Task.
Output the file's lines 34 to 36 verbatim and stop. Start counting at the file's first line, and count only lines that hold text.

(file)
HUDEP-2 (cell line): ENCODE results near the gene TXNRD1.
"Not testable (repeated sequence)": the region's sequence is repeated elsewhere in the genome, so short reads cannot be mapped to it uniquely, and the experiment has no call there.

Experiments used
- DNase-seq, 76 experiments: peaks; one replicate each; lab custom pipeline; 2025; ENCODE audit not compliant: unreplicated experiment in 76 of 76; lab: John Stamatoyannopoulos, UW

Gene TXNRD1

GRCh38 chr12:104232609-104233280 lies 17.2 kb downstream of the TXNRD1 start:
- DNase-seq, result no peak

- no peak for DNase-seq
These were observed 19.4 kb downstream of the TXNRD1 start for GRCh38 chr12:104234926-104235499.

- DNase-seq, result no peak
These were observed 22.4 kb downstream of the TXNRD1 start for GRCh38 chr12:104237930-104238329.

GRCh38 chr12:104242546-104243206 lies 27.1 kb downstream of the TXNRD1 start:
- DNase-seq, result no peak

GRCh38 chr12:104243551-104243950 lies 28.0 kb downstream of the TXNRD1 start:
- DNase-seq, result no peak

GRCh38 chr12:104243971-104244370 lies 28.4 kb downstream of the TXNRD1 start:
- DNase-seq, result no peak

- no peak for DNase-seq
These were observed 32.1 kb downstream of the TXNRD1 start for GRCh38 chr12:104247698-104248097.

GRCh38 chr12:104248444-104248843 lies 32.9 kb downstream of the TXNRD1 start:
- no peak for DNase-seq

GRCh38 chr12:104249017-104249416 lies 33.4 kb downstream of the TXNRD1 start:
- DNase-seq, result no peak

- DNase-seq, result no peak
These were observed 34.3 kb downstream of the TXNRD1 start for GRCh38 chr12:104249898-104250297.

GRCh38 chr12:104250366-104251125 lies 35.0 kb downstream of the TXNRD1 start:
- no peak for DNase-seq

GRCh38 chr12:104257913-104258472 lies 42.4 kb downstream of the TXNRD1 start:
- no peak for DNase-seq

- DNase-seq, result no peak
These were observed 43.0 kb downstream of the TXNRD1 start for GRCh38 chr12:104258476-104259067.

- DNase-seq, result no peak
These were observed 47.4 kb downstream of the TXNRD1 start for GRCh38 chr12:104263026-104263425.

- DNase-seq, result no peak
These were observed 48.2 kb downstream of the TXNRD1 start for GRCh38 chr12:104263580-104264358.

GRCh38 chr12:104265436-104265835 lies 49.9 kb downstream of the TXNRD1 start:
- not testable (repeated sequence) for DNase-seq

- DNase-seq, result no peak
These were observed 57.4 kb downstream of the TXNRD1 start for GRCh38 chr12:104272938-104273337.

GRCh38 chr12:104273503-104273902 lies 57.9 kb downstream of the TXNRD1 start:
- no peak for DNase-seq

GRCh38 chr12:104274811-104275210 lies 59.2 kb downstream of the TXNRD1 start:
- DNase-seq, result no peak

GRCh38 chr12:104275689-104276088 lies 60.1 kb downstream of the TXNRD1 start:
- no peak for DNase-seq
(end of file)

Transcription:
- DNase-seq, result no peak
These were observed 48.2 kb downstream of the TXNRD1 start for GRCh38 chr12:104263580-104264358.

GRCh38 chr12:104265436-104265835 lies 49.9 kb downstream of the TXNRD1 start: